Carter fell to the Eagles' range at No. 10, so they traded up just one draft spot to get him. Cox will either be starting with an instant impact rookie like Carter or play significant snaps and a defensive tackle rotation with Carter, Davis, and Williams -- preserving his body for the second half of the season.
With the Eagles pass rush loaded on the edge and deep at defensive tackle, Cox should have another strong season at 32 -- while providing crucial veteran leadership in an already strong locker room.
Five veterans the draft hurt
This will be another year where Tannehill will be looking over his shoulder at quarterback. The Titans selected Malik Willis in the third round of last year's draft, and though he never provided much of a challenge for Tannehill's job, Will Levis might provide a more serious threat.
The Titans traded up to draft Levis with the second pick of the second round, getting a quarterback that was once projected to go in the top five of the draft. Levis certainly has the potential to be the next franchise quarterback in Tennessee and will have a year to develop in Tim Kelly's offense.
Can Levis unseat Tannehill this year, the final year of his contract? If Tannehill struggles or suffers a multi-week injury, he may not get his job back if Levis plays well. Tannehill will be the starter to open the season, but will he be the starter in January?
Tannehill's starting quarterback job in Tennessee appears to be for one more season -- at the most.
The reward for rushing over 1,000 yards in a rookie season? Allgeier watched the Falcons use a top-10 pick to select a generational running back.
Atlanta Falcons drafted Bijan Robinson at No. 8 overall, the first running back taken in the top 20 in the draft since Saquon Barkley in 2018. Robinson will be the lead back for a team that was third in the NFL in rush yards per game (159.9) and second in rush-play percentage (55.3%) last season -- so he's going to put up big numbers behind one of the better run-blocking offensive lines in football.
What about Allgeier? All he did was rush for 1,035 yards and average 4.9 yards per carry last season (on 210 carries). The Falcons will still use Allgeier in the offense, but he'll be getting significantly fewer carries in his second season in the NFL. Cordarrelle patterson is also part of the running back rotation.
Allgeier will likely be productive, yet won't see close to the 16.7 carries per game he received the final six games of last season.
Here's another running back who won't be getting the same average number of carries per game as he received in his rookie season. Walker was one of the best rookie running backs last season, rushing for 1,050 yards and nine touchdowns (4.6 yards per carry) -- averaging 18.6 carries per game as the starter.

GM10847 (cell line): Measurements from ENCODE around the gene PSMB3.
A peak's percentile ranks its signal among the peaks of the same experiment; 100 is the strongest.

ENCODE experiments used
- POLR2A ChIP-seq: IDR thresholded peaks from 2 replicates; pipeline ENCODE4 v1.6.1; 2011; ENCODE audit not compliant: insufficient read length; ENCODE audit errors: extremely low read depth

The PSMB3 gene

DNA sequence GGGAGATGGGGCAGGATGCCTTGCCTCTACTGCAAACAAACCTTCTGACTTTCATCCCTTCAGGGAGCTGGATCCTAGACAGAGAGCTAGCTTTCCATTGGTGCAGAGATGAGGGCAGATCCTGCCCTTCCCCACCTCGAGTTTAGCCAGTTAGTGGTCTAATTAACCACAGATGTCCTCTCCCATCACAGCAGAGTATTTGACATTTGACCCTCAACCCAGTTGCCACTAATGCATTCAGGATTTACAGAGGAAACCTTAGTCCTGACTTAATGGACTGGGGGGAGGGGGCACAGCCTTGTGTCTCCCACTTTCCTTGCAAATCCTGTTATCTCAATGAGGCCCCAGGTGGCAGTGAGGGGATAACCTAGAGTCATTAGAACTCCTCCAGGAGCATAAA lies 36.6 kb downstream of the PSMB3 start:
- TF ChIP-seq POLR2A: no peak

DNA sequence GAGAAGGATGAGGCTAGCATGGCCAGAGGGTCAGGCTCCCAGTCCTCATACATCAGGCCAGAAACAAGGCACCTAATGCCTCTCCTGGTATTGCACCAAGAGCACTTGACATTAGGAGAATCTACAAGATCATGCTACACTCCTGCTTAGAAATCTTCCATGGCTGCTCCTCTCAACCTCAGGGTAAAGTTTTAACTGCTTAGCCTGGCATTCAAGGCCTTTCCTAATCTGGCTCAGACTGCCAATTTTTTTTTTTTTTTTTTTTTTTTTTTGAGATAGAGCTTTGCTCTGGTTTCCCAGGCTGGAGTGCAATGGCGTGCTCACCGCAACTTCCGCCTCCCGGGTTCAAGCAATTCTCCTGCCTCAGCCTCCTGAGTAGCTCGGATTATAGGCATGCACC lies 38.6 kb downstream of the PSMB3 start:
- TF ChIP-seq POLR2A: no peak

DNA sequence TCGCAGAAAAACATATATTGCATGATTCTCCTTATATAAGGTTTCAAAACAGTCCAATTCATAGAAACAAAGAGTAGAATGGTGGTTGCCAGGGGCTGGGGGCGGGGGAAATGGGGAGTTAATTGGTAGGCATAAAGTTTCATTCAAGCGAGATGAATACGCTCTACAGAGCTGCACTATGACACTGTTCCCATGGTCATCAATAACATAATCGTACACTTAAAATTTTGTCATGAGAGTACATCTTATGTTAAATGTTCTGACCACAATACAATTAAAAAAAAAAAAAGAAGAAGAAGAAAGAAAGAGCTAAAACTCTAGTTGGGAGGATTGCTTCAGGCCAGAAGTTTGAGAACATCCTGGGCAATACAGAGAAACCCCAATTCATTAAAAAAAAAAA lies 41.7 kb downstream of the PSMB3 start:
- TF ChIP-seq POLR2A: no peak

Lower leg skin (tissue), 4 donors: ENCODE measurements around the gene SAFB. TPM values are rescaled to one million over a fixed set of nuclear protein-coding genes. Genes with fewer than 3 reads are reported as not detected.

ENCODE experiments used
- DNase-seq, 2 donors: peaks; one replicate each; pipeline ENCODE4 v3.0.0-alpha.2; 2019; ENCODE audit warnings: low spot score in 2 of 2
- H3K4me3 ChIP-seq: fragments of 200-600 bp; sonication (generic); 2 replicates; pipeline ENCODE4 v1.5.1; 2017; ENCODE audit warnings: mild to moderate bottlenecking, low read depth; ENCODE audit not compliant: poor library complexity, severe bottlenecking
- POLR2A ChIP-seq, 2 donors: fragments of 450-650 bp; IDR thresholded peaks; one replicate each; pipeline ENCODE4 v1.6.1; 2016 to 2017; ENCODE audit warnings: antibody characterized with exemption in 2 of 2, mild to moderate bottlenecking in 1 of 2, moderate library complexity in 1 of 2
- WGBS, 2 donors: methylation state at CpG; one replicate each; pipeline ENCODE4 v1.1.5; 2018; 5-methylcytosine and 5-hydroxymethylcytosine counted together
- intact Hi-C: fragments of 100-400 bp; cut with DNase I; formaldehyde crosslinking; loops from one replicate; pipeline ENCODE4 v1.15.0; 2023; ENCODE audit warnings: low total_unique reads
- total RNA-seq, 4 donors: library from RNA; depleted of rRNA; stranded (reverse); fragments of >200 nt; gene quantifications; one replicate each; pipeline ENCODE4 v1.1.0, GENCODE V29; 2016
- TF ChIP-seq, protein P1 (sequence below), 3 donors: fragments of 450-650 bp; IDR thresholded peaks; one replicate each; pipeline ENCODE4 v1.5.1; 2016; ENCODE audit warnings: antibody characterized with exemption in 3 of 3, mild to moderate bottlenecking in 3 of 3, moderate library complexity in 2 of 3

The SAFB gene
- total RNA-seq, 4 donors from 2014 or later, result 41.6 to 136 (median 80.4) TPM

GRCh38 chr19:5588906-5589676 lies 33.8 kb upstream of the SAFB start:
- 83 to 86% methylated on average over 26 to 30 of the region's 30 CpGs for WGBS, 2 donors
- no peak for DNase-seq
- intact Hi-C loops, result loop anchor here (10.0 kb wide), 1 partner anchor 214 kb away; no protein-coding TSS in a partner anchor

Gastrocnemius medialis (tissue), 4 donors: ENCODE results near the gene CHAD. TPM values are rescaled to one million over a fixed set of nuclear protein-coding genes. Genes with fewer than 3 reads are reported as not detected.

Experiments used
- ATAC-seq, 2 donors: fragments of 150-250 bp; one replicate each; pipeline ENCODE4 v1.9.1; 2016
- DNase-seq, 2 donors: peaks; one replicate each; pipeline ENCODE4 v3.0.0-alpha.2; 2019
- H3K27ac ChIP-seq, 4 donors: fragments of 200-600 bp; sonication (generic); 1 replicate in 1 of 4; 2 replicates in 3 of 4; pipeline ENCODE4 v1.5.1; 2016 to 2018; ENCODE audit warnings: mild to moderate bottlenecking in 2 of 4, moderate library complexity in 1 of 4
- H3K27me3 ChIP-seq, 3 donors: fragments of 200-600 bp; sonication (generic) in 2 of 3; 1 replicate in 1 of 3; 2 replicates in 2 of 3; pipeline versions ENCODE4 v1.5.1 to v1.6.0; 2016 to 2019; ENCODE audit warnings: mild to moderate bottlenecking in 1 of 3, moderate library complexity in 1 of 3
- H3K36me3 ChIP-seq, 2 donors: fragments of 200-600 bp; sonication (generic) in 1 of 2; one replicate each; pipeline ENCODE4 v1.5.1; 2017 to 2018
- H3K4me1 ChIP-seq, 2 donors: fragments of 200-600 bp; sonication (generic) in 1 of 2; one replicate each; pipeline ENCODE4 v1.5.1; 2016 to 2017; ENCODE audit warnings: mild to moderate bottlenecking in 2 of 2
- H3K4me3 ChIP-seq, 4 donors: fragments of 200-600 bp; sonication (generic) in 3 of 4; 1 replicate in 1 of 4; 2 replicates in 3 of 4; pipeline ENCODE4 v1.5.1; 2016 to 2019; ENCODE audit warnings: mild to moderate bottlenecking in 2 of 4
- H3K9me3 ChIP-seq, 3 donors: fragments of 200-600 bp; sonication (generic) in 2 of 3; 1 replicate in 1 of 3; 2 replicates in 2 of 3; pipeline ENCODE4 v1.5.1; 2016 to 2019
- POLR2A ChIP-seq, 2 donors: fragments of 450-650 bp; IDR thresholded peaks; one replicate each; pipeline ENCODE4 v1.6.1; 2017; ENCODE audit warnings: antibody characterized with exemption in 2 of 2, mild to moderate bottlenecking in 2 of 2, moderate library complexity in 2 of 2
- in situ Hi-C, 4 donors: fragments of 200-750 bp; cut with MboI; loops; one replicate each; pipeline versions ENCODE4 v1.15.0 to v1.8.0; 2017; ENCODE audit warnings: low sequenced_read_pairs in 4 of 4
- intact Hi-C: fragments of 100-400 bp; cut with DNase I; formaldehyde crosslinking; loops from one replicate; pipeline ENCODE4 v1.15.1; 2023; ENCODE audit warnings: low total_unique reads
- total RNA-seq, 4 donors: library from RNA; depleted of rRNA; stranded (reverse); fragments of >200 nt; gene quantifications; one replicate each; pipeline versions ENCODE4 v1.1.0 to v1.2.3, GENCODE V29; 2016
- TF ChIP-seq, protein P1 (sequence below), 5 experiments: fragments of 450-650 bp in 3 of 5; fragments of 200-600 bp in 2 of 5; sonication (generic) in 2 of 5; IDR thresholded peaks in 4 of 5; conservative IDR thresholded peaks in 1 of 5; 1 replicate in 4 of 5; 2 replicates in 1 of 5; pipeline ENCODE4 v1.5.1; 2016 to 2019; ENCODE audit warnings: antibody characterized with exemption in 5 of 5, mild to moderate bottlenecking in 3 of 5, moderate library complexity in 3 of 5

Walker will still be the featured back in Seattle, but some of his touches will be taken away by Zach Charbonnet this season. Seattle didn't draft Charbonnet in the second round to sit him on the bench -- ditto with Walker when Rashaad Penny was the incumbent No. 1 running back last season.
They're going to make a strong combination for the Seahawks running game, but Walker's playing time will be affected to make it work.
The Colts were going to be players for one of the top quarterbacks in the draft, but the Anthony Richardson selection at No. 4 overall likely sealed Minshew's fate. Minshew will likely be the top quarterback on the depth chart heading into training camp, but will he perform well enough to hold off Richardson for Week 1? Will it matter?
Richardson is the future for the Colts -- who may want to play him in Week 1 and develop him with on-field experience. Head coach Shane Steichen did this with Justin Herbert and Jalen Hurts when he was an offensive coordinator and will likely want to do the same with Richardson.
If Richardson gives the Colts the best chance to win games, he will play. Minshew may be the No. 2 quarterback in Indianapolis, just like he was in Philadelphia.
Jones was one of the biggest free-agent disappointments last season, not having the impact the Las Vegas Raiders hoped when they signed him. While Jones had 47 pressures and a 10.6% pressure rate (the same amount as 2021), the sack total dipped from 10.5 to 4.5. Jones didn't have a game with a full sack until Week 13; not good, considering Maxx Crosby played on the opposite edge.
The Raiders drafted Tyree Wilson at No. 7 overall, who is expected to be an immediate contributor to the pass rush. Whether Wilson or Jones will get the majority of snaps will be determined in training camp, but top-10 picks are expected to be instant impact players. Wilson is going to get snaps in his rookie season.
Jones is still a good pass rusher at age 33, but will need to earn his snaps going forward. He can still play a significant amount of snaps if he's productive on the field.